Adkins v. Kernan, 2:19-CV-0458-DMC-P

CourtUnited States District Courts. 9th Circuit. United States District Courts. 9th Circuit. Eastern District of California
Decision Date24 June 2019
Docket Number2:19-CV-0458-DMC-P
PartiesDUPREE LAMONT ADKINS, Plaintiff, v. SCOTT KERNAN, et al., Defendants.


SCOTT KERNAN, et al., Defendants.

No. 2:19-CV-0458-DMC-P

United States District Court, E.D. California

June 24, 2019



Plaintiff, a prisoner proceeding pro se, brings this civil rights action pursuant to 42 U.S.C. § 1983. Pending before the court is plaintiff's complaint (ECF No. 1). Plaintiff alleges Defendants violated his rights under the Eighth Amendment and Fourteenth Amendment.


The Court is required to screen complaints brought by prisoners seeking relief against a governmental entity or officer or employee of a governmental entity. See 28 U.S.C. § 1915A(a). The Court must dismiss a complaint or portion thereof if it: (1) is frivolous or malicious; (2) fails to state a claim upon which relief can be granted; or (3) seeks monetary relief from a defendant who is immune from such relief. See 28 U.S.C. § 1915A(b)(1), (2). / / /

The Federal Rules of Civil Procedure require complaints contain a “…short and plain statement of the claim showing that the pleader is entitled to relief.” See McHenry v. Renne, 84 F.3d 1172, 1177 (9th Cir. 1996) (quoting Fed.R.Civ.P. 8(a)(1)). Detailed factual allegations are not required, but “[t]hreadbare recitals of the elements of a cause of action, supported by mere conclusory statements, do not suffice.” Ashcroft v. Iqbal, 556 U.S. 662, 678 (2009) (citing Bell Atlantic Corp. v. Twombly, 550 U.S. 544, 555 (2007)). While a plaintiff's allegations are taken as true, courts “are not required to indulge unwarranted inferences.” Doe I v. Wal-Mart Stores, Inc., 572 F.3d 677, 681 (9th Cir. 2009) (internal quotation marks and citation omitted).

Prisoners proceeding pro se in civil rights actions are entitled to have their pleadings liberally construed and are afforded the benefit of any doubt. Hebbe v. Pliler, 627 F.3d 338, 342 (9th Cir. 2010) (citations omitted). To survive screening, Plaintiff's claims must be facially plausible, which requires sufficient factual detail to allow the Court to reasonably infer that each named defendant is liable for the misconduct alleged, Iqbal, 556 U.S. at 678 (quotation marks omitted); Moss v. United States Secret Service, 572 F.3d 962, 969 (9th Cir. 2009). The sheer possibility that a defendant acted unlawfully is not sufficient, and mere consistency with liability falls short of satisfying the plausibility standard. Iqbal, 556 U.S. at 678 (quotation marks omitted); Moss, 572F.3d at 969.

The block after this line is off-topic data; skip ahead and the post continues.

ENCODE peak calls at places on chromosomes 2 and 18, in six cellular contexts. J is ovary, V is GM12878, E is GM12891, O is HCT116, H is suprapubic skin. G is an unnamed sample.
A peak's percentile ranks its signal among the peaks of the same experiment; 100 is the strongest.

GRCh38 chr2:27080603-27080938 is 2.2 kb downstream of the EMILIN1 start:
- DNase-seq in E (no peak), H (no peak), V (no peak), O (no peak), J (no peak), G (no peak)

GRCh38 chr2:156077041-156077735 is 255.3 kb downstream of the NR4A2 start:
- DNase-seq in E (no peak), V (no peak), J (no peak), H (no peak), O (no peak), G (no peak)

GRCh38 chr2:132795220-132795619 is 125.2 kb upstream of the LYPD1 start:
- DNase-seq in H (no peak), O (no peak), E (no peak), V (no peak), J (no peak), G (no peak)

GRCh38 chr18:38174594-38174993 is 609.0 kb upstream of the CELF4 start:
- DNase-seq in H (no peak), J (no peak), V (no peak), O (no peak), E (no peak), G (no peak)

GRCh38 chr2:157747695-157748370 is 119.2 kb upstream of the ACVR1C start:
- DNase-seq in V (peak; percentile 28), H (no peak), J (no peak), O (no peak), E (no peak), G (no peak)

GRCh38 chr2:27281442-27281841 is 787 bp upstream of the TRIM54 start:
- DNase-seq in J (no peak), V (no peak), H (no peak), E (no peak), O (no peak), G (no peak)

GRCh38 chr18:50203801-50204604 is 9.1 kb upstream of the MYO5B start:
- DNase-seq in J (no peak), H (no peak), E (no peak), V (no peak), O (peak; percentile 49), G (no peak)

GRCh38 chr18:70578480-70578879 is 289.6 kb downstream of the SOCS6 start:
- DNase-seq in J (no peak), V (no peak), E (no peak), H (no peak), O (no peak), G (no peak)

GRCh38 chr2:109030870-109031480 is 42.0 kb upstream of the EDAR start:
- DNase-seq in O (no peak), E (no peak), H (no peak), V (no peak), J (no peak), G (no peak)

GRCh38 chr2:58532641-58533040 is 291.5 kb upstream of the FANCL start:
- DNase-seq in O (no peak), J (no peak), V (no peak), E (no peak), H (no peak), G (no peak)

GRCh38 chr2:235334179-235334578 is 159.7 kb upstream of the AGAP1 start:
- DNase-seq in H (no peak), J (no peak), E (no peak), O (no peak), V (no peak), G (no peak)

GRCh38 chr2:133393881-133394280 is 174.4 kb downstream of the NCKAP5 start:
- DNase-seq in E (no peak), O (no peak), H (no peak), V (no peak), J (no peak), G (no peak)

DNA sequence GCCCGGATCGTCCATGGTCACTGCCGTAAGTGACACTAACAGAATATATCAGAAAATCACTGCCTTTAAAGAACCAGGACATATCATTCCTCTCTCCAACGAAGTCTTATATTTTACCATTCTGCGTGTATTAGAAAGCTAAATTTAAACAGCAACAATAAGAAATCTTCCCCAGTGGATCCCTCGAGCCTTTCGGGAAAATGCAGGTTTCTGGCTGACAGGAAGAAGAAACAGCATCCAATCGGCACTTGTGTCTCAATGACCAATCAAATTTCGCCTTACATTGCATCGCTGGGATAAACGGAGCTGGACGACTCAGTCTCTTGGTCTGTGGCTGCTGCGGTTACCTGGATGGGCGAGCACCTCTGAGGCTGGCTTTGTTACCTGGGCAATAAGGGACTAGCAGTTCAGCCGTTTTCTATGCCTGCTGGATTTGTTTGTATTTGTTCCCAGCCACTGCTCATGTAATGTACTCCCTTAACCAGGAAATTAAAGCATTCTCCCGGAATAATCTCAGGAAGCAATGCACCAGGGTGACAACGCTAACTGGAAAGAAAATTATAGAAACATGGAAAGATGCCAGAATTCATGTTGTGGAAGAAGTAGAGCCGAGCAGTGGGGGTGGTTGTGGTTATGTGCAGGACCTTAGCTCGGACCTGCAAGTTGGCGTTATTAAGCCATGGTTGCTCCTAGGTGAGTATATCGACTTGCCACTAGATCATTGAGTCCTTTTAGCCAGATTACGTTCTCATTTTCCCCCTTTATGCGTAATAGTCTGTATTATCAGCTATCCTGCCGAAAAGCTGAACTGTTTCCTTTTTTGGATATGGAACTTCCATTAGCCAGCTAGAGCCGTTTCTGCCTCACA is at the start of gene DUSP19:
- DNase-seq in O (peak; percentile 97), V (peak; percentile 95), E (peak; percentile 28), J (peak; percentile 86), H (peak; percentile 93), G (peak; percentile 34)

Plaintiff names the following as Defendants: (1) Scott Kernan (2) Deborah Blackwell (3) R. Neuschmid (3) Russell Douglas (4) M. Dernoncourt (5) M. McComas (6) Angela Sherman (7) L. Garcia (8) M. Doe (9) J. Lee (10) E. Arnold. See ECF No. 1, at 2, 4. Plaintiff alleges Defendants violated his Fourteenth Amendment rights by denying him the opportunity to call witnesses in an Administrative Segregation Unit (ASU) hearing and failing to appoint Plaintiff staff assistance at the same ASU hearing. Plaintiff alleges his own staff assistant was necessary for a fair hearing. Plaintiff also alleges Defendants violated his Fourteenth Amendment right to equal protection by discriminating against him when Defendants initially placed him in ASU. Plaintiff states as a member of the Enhanced Out Patient (EOP) program, he is a protected class.